Kids Heart Health











Over the past 30 years, obesity has more than doubled in children and quadrupled in adolescents. Why is this cause for alarm? Obese youth are more likely to have high blood pressure or high cholesterol and are more likely to be obese as adults, putting them at a higher risk of developing chronic diseases such as heart disease1. The good news? Prevention can be achieved with a few easy lifestyle tweaks, such as eating well, being active and reducing screen time.

1. Be Active

The American Heart Association® recommends all children two years of age or older engage in at least 60 minutes of moderate to vigorous physical activity each day. Increased amounts of physical activity, for both adults and children, has been associated with an increased life expectancy and decreased risk of developing cardiovascular disease2. If 60 minutes in one sitting seems impossible, try breaking it up into four-15 minute or two 30-minute segments. Do this by joining a community sports league, going for after dinner bike rides together as a family, or turning a walk in the park into a nature scavenger hunt.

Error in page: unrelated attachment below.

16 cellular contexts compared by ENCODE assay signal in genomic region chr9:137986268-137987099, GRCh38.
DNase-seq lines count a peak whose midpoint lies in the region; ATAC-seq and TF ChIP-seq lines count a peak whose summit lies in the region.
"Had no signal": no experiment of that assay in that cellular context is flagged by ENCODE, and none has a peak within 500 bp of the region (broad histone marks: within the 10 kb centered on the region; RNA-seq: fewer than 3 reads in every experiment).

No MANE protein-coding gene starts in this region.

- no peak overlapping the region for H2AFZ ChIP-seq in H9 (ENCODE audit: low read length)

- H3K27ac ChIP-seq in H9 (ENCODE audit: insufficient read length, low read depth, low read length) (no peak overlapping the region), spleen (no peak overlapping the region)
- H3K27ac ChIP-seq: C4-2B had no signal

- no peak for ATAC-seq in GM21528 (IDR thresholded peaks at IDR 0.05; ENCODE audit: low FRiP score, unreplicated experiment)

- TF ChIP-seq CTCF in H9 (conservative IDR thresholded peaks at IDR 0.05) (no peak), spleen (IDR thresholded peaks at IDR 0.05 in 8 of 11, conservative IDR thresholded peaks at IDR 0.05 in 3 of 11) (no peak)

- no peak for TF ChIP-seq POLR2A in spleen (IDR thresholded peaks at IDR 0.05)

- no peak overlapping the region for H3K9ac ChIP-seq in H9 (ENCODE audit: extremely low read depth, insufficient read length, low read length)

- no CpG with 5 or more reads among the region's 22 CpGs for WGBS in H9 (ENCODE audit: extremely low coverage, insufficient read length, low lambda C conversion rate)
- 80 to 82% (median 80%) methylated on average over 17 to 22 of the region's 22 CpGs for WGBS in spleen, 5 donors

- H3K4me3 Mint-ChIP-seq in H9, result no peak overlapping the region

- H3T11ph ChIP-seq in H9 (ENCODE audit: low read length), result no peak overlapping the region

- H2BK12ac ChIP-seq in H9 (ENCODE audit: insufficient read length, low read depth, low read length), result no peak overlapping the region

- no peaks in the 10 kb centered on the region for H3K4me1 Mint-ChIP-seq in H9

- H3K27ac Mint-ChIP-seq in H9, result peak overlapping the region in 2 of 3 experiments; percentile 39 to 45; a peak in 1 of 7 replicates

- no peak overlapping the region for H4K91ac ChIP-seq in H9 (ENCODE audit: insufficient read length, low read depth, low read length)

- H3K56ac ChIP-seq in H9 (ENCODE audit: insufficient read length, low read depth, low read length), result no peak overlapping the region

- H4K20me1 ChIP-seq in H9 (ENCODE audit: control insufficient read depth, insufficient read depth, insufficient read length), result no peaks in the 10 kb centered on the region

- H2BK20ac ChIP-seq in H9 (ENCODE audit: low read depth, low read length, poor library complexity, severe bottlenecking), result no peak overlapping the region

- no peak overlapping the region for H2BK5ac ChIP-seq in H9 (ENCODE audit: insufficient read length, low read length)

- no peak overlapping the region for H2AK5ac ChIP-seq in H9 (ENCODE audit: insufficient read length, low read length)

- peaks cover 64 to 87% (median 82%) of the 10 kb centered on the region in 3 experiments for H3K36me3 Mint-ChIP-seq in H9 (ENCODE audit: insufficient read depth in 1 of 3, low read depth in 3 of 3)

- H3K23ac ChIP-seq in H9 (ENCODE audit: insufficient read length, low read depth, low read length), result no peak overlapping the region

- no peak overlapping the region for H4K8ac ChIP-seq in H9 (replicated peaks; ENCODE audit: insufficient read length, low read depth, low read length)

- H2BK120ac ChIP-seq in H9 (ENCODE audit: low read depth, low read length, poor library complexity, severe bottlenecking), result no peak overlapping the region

2. Eat Well

The cornerstone of a healthful lifestyle is eating well. Give your family the fuel they need to succeed by making small changes to current eating habits. Try a meal makeover on family favorites by switching to whole grains, adding more vegetables, limiting sodium and sugar, and/or opting for lean sources of protein. Make nutritious snacks as enticing and convenient as possible. Do this by arranging a colorful fruit bowl on the counter, storing baggies of fresh cut vegetables in the fridge, and stocking up on nutritious grab-and-go treats such as plain yogurt naturally sweetened with fruit or whole grain granola bars for convenience.

3. Reduce Screen Time

Screen time—time spent in front of a TV, video game console, computer, or cell phone—often contributes to a sedentary lifestyle and can lead to excessive, mindless snacking. For a healthful lifestyle, aim for no more than 1-2 hours of screen time per day. Considering that the average eight-year old spends eight hours per day using various forms of media3, it might be necessary to slowly transition to less screen time. Do this by scheduling free time for physical activity throughout the week, planning which TV shows your family will watch ahead of time for more structured viewing, and by limiting your own screen time to set a good example.


  1. Childhood Obesity Facts. Centers for Disease Control and Prevention website. Updated August 27, 2015. Accessed August 10, 2016.
  2. The AHA’s Recommendations for Physical Activity in Children. American Heart Association website. Updated July 21, 2016. Accessed August 12, 2016.
  3. Limit Screen Time and Get Your Kids (and the Whole Family) Moving. American Heart Association website. Updated November 4, 2015. Accessed August 12, 2016.

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